Open Monday to Friday from 6am – 6pm .
|Full Month Morning 6am – 12am||R 1100.00|
|Full Month Half Day 6am – 2pm||R 1700.00|
|Full Month Full Day 6am – 6pm||R 2200.00|
|Full Month Aftercare 1pm – 6pm||R 900.00|
a Day at Little Republic
Little Republic’s Teachers make reading and writing fun for young children. In addition to reading aloud, our teachers encourage the students to explain what’s happening in the pictures and ask them simple comprehension questions. Preschool students practice making up their own stories with dramatic play during playtime. They work on writing skills by telling stories with their drawings or by imitating the way adults use writing. Throughout their time in preschool, this kind of pre-writing will progress from pictures and scribbles to include letter attempts to spell actual words. Of course words are made up of letters and sounds. For a child, learning 26 letters and their different sounds can be quite intimidating. However, if taught in the right way, children will develop confidence in their emerging literacy skills.
Shapes and Colors
Shapes and colors are taught as early as age 3 by introduction through books, objects, discussion, and various activities. Typically, by age 4, a child can recognize many colors and shapes as well. Drawing, Cutting, and Crafts
Drawing helps children learn how to write. Cutting with scissors helps develop fine motor skills, which is also a necessary skill for a child to be confident in their handwriting. Crafting is where children
learn to put all of their newfound skills into action.
Young children learn a great deal about solving problems while playing with other children. When stacking blocks, a child is keenly focused on stacking them just the right way or else they’ll come tumbling down. When crafting with Legos, they envision their masterpiece and try to make it a reality. Children can get upset when their toys don’t cooperate or their peer isn’t doing what they want; this is when problem solving teaches its best lessons.
Social skills go hand-in-hand with problem solving. When your child steps into a setting with other children, beautiful things can happen. At times though, the children will disagree on how to play a certain game, or argue over whose turn it is. With a teacher’s guidance, children learn how to solve these disputes and get on with their play. Teachers help the children to see where things went wrong, and how the situation can be remedied, giving a child the social skills needed to thrive in a group environment. Children will also learn to follow simple instructions, and how to participate in group activities.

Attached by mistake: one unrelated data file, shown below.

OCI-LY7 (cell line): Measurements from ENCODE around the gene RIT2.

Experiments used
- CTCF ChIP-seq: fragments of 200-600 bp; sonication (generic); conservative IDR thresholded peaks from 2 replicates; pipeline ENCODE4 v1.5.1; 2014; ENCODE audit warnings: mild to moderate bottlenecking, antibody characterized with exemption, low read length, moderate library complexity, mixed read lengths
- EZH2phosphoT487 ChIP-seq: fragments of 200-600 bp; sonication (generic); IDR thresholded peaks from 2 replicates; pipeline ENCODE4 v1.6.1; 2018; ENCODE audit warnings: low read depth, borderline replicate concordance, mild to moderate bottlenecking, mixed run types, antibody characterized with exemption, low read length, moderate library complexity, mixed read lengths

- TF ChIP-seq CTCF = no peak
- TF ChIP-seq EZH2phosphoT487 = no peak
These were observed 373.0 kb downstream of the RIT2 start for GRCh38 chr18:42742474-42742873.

Preschool is a time when children are building an early foundation for mathematical understanding. By practicing with calendars and games children will begin to count, understand one-tone correspondence, and make connections between numerals and quantities. In addition, students will develop mathematical understanding through play with blocks and other toys. Instruction is delivered in short sessions, and students have many opportunities to develop their understanding in preschool. Children also will learn to sort items according to different attributes–they use shapes to create designs and build structures. They play games that involve planning and strategy to develop their logical thinking abilities.
The preschool years are a time of what seems like constant movement. Preschoolers are busy moving in their environments, both indoors and outdoors. They spend large amounts of time running, climbing, jumping, and chasing each other; they scribble, paint, build, pour, cut with scissors, put puzzles together, and string beads. Their motor skills are significantly refined from the time they were toddlers; they are more coordinated than toddlers and more purposeful in their actions. They demonstrate speed and strength, and they become increasingly more independent. Recess time and intentional physical education continue to help develop their physical and social growth. But don’t forget movement tucked into the classroom day through music and integration of learning paired with physical motion. Rest and nutrition aide in the physical development of preschool students. Scheduled rest times, snacks, and healthy lunch options plays an important role in a preschool day.
Preschool Readiness Signs. Is my child ready?
In the blink of an eye, your baby went from diapers to potty-trained.
You find yourself wondering if it is time for preschool for your child.
How can you really know when it’s time to send your little one off
to preschool? This is a question that most parents ask themselves
as their children reach the ages of two or three. The answer is not
always obvious. Let’s explore preschool readiness to help you decide
if your child is ready.
Your child can probably:
# Attend to a task, or listen to a story, for short periods of time. As a rule of thumb, a child can usually attend to a task for one minute for each year of age. In other words, a four year old would typically be able to attend to a task for 4 minutes.
# Communicate needs and desires to teachers using words. Of course as a child develops, their vocabulary develops as well.
# Follow simple directions and be able to conform to simple routines.
# Enjoy learning through play.
Your child is probably:
# On the way to being potty-trained. (A prerequisite for most preschools age 3 and up)
# In general good health and under the regular care of a pediatrician.
# Engaging actively and appropriately with peers in indoor and outdoor play.
# Developing gross and fine motor skills.
Your child will probably:
# Be comfortable being away from you for short periods of time.
# Show signs of playing cooperatively with peers.
# Have had opportunities to interact with other children in small group settings.
# Show signs of maturity development.